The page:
Large earthquake in British Columbia could trigger larger-than-expected tsunami: study

A new study questions whether current scientific models underestimate the potential size of tsunamis off the coast of British Columbia in the event of a large-scale earthquake.

Earthquake specialist John Cassidy says an oceanic plate off the coast of British Columbia moves a few centimeters toward Vancouver Island each year, and when that happens, sediment builds up.

“If you think of a bulldozer that goes through sand or soil, it pushes everything forward and piles things up,” he said. “[That’s] exactly the same as the oceanic plate.”

The study published in the journal Earth Science Reviews examines how these sediments would affect earthquakes in subduction zones around the world.


Southern British Columbia is located within the Cascadia Subduction Zone, which extends from northern Vancouver Island to northern California.

“What this study is saying is that not only will the tsunami be generated by the movement of the fault, but also potentially by the movement of the faults in the sediments that have been scraped over the years,” said Kate Moran, CEO of Ocean Networks. Canada.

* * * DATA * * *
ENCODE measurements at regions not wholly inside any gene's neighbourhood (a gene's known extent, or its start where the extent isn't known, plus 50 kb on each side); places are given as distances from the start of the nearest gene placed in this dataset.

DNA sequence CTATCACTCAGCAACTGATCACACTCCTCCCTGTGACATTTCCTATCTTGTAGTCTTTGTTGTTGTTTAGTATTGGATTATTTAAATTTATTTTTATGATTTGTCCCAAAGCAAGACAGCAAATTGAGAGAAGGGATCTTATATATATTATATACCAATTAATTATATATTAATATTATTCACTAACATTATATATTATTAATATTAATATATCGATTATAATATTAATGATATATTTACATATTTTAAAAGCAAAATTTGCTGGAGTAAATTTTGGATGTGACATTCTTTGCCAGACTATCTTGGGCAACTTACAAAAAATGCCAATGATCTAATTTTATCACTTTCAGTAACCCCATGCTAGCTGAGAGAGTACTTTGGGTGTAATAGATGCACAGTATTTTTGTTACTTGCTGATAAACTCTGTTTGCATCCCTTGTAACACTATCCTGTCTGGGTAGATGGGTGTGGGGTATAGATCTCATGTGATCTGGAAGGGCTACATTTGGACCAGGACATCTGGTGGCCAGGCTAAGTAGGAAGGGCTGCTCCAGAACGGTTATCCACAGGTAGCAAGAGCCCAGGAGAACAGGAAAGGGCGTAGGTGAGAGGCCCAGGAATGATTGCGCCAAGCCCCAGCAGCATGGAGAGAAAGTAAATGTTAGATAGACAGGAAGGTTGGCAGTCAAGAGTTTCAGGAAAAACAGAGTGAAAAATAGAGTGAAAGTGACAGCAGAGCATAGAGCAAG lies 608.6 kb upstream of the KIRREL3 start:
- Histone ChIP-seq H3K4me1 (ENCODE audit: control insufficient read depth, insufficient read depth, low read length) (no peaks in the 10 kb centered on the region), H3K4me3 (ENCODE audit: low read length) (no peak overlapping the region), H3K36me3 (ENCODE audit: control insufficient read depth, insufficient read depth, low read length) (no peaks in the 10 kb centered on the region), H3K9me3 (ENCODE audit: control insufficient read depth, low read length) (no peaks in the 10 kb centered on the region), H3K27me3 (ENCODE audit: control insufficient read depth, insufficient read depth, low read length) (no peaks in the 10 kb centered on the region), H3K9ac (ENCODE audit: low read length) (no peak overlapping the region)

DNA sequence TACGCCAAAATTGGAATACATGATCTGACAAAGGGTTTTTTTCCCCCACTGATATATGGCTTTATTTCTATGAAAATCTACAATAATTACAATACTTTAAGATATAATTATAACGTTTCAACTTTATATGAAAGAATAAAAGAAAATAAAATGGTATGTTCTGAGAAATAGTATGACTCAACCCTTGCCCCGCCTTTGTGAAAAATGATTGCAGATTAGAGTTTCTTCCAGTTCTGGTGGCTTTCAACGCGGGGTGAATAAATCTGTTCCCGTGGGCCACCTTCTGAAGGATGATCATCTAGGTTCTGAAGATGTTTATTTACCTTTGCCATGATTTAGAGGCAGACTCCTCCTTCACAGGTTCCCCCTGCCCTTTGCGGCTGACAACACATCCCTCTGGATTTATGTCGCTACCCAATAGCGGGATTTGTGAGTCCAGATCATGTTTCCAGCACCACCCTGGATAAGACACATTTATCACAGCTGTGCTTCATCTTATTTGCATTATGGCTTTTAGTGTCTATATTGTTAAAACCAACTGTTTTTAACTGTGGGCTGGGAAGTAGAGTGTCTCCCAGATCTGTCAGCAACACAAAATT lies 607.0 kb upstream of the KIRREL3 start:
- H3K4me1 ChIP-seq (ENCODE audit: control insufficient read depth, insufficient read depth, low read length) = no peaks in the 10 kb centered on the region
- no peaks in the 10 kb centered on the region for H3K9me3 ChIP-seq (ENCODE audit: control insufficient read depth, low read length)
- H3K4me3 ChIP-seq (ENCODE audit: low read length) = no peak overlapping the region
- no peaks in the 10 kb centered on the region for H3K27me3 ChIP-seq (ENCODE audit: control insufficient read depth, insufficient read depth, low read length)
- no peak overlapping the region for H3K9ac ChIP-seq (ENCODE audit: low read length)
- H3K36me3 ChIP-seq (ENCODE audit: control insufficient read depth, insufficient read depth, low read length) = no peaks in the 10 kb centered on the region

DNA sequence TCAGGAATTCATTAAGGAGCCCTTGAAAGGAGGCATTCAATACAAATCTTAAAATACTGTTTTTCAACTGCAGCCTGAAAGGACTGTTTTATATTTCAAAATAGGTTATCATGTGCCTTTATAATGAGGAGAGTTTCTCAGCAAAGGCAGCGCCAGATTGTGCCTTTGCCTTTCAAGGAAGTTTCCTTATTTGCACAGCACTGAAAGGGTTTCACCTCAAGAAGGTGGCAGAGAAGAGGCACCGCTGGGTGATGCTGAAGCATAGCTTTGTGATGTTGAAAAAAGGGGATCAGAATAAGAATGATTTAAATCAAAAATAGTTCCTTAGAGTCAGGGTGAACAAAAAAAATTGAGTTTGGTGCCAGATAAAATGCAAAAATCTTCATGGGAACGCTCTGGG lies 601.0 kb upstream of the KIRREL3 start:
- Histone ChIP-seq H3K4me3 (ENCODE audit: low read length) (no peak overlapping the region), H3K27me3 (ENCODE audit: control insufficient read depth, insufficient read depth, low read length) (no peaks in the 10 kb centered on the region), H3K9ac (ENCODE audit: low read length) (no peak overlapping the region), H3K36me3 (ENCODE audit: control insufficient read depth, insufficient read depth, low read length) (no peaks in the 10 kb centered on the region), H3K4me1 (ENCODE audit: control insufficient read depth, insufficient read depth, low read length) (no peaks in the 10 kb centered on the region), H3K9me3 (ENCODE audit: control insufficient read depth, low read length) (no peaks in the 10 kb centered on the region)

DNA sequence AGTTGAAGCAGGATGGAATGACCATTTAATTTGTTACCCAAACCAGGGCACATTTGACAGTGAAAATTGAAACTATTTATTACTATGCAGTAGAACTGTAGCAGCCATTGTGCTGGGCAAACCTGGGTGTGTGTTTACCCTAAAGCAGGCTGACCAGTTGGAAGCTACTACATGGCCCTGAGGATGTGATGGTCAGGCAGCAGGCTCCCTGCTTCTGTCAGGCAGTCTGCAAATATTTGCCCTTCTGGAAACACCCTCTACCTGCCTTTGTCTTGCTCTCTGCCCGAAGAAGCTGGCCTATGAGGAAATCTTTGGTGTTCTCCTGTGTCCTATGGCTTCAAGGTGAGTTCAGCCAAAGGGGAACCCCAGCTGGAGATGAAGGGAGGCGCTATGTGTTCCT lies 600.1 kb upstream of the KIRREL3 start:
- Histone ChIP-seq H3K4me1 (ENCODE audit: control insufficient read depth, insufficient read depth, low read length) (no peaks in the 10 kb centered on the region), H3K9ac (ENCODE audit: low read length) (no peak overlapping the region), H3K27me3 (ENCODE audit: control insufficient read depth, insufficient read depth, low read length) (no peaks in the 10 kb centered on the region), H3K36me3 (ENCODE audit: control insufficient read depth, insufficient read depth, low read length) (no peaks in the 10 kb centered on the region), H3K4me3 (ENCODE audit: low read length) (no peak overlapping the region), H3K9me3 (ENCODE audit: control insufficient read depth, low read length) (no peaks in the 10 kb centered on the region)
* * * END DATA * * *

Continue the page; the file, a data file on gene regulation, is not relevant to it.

“And so really, there could be higher waves being generated in various places around the planet,” she said.

A beach is pictured on Vancouver Island, British Columbia (CTV News)

Local experts say that while the study is an important reminder of tsunami risks, researchers here are unlikely to change their current predictions.

“It’s not something we would change our models or our risk estimates at this time because it’s one piece of a very complicated puzzle,” Cassidy said.

Still, the earthquake specialist says all the information on how to accurately predict what to expect from tsunamis can help protect people and property.

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